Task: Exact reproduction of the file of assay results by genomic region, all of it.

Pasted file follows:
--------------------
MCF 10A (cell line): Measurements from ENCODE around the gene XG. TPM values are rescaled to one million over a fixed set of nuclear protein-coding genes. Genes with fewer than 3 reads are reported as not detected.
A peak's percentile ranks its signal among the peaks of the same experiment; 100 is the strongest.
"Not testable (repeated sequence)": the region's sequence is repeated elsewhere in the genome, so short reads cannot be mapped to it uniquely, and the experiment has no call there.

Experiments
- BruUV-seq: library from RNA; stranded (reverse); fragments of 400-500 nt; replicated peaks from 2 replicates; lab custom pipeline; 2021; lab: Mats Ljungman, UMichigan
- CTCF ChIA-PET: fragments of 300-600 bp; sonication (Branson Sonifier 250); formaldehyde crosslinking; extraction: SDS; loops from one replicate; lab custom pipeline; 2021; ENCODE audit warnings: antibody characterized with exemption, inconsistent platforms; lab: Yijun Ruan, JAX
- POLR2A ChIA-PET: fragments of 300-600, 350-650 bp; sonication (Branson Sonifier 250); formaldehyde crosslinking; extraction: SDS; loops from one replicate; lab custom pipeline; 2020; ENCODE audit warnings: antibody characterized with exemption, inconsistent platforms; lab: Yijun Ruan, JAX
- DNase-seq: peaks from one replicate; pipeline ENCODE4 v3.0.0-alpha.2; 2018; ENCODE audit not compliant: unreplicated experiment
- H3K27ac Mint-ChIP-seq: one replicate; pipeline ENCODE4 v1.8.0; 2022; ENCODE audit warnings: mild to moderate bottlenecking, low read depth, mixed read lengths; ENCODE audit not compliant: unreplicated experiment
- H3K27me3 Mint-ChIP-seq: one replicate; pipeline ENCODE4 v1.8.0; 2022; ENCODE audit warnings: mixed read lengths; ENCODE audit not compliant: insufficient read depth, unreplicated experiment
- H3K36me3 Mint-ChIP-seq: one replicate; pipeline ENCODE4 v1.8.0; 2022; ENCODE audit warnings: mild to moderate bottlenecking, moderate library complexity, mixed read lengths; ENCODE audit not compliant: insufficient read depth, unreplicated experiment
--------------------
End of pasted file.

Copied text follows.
MCF 10A (cell line): Measurements from ENCODE around the gene XG. TPM values are rescaled to one million over a fixed set of nuclear protein-coding genes. Genes with fewer than 3 reads are reported as not detected.
A peak's percentile ranks its signal among the peaks of the same experiment; 100 is the strongest.
"Not testable (repeated sequence)": the region's sequence is repeated elsewhere in the genome, so short reads cannot be mapped to it uniquely, and the experiment has no call there.

Experiments
- BruUV-seq: library from RNA; stranded (reverse); fragments of 400-500 nt; replicated peaks from 2 replicates; lab custom pipeline; 2021; lab: Mats Ljungman, UMichigan
- CTCF ChIA-PET: fragments of 300-600 bp; sonication (Branson Sonifier 250); formaldehyde crosslinking; extraction: SDS; loops from one replicate; lab custom pipeline; 2021; ENCODE audit warnings: antibody characterized with exemption, inconsistent platforms; lab: Yijun Ruan, JAX
- POLR2A ChIA-PET: fragments of 300-600, 350-650 bp; sonication (Branson Sonifier 250); formaldehyde crosslinking; extraction: SDS; loops from one replicate; lab custom pipeline; 2020; ENCODE audit warnings: antibody characterized with exemption, inconsistent platforms; lab: Yijun Ruan, JAX
- DNase-seq: peaks from one replicate; pipeline ENCODE4 v3.0.0-alpha.2; 2018; ENCODE audit not compliant: unreplicated experiment
- H3K27ac Mint-ChIP-seq: one replicate; pipeline ENCODE4 v1.8.0; 2022; ENCODE audit warnings: mild to moderate bottlenecking, low read depth, mixed read lengths; ENCODE audit not compliant: unreplicated experiment
- H3K27me3 Mint-ChIP-seq: one replicate; pipeline ENCODE4 v1.8.0; 2022; ENCODE audit warnings: mixed read lengths; ENCODE audit not compliant: insufficient read depth, unreplicated experiment
- H3K36me3 Mint-ChIP-seq: one replicate; pipeline ENCODE4 v1.8.0; 2022; ENCODE audit warnings: mild to moderate bottlenecking, moderate library complexity, mixed read lengths; ENCODE audit not compliant: insufficient read depth, unreplicated experiment